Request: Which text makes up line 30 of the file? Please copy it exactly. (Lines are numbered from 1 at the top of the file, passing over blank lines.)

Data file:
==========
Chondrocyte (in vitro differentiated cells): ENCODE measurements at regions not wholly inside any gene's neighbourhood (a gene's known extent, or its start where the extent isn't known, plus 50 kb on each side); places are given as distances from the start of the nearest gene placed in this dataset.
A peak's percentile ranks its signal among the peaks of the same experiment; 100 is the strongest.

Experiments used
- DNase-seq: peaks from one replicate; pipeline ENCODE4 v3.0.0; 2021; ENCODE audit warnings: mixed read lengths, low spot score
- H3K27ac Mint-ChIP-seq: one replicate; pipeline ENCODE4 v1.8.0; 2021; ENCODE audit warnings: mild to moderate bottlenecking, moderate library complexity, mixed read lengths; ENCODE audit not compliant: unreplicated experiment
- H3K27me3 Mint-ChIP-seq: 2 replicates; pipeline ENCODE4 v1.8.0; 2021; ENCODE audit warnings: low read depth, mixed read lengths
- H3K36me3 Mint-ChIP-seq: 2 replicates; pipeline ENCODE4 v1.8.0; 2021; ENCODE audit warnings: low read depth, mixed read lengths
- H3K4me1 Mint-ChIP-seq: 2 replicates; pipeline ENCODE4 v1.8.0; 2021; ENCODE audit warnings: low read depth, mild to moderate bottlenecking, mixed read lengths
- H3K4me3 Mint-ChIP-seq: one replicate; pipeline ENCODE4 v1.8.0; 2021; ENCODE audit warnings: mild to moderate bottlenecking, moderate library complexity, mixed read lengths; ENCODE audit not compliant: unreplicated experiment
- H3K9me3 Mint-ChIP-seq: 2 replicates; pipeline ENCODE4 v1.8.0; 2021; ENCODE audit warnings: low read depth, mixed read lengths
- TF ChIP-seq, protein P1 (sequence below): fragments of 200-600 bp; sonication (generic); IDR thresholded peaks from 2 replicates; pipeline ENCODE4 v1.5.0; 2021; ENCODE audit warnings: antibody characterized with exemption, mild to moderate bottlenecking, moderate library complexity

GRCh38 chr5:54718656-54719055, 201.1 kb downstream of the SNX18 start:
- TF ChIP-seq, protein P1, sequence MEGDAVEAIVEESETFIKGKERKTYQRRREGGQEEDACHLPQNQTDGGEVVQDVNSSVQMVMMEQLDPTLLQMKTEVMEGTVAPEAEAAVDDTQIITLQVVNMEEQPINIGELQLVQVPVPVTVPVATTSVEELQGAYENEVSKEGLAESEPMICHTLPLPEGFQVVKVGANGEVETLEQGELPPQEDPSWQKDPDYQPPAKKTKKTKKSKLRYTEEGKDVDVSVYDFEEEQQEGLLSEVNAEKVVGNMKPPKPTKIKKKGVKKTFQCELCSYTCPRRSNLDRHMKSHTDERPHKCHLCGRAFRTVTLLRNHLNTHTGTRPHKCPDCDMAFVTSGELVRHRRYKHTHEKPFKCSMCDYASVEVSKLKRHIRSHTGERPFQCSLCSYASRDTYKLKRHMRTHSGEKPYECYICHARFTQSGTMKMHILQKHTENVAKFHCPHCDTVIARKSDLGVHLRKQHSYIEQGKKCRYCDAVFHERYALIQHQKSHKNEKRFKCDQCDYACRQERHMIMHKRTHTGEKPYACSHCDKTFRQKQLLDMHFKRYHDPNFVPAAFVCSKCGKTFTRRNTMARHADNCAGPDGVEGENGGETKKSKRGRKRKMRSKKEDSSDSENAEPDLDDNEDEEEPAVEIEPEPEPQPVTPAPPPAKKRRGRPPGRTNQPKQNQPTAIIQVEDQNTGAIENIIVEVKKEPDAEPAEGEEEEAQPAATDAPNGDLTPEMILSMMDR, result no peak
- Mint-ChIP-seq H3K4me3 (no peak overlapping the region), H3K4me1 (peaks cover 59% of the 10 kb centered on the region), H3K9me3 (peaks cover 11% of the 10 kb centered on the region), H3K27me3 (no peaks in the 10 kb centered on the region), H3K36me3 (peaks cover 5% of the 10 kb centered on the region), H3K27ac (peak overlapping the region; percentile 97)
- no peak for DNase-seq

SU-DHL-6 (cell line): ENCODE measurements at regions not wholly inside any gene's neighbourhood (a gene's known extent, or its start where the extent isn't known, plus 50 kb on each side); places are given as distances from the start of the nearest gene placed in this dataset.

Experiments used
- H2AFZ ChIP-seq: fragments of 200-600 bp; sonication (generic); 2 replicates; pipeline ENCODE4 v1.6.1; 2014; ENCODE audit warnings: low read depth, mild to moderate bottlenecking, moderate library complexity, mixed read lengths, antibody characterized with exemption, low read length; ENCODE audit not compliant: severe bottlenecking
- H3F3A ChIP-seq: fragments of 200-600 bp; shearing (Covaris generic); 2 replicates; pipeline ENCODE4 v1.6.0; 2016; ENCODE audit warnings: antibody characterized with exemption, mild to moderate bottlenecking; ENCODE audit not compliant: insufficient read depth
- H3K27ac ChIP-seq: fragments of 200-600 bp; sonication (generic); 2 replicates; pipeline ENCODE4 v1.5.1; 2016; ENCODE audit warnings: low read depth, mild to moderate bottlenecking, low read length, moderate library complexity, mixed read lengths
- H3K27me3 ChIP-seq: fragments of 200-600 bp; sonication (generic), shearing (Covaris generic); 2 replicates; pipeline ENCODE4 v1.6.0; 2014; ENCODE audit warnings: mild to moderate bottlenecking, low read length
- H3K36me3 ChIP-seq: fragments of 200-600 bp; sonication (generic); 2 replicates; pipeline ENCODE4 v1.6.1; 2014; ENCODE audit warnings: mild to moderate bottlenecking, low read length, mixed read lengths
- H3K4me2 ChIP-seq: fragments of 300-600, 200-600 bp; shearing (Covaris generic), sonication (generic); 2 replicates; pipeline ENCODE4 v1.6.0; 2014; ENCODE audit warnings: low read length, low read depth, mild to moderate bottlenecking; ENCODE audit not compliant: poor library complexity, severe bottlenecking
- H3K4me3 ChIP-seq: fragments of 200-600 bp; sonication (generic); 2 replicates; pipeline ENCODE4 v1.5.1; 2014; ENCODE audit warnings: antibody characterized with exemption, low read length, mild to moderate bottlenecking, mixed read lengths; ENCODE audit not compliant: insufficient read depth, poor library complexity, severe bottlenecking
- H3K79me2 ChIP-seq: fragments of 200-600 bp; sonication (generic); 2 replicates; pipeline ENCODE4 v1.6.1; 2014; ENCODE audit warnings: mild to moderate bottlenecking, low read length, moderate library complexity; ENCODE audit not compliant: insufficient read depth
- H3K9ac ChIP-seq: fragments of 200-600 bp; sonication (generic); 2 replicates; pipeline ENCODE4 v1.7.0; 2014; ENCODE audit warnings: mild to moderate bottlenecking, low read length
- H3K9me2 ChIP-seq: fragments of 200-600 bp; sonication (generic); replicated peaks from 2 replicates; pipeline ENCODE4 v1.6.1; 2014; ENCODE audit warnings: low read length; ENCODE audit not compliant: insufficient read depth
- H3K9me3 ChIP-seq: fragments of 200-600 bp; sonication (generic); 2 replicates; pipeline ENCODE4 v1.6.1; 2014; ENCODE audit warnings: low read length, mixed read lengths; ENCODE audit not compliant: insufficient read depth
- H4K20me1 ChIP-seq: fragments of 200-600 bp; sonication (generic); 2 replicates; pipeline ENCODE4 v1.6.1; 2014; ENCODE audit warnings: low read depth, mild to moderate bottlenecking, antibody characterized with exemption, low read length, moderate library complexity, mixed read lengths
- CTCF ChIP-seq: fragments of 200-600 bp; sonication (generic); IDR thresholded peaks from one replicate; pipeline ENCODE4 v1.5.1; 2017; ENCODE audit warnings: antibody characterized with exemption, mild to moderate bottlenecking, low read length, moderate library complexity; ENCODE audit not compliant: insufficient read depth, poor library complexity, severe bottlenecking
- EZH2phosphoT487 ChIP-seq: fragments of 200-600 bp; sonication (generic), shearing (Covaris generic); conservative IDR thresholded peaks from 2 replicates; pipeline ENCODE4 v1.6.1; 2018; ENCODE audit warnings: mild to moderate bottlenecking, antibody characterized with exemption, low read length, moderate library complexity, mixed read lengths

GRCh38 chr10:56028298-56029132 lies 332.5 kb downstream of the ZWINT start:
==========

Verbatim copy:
- CTCF ChIP-seq: fragments of 200-600 bp; sonication (generic); IDR thresholded peaks from one replicate; pipeline ENCODE4 v1.5.1; 2017; ENCODE audit warnings: antibody characterized with exemption, mild to moderate bottlenecking, low read length, moderate library complexity; ENCODE audit not compliant: insufficient read depth, poor library complexity, severe bottlenecking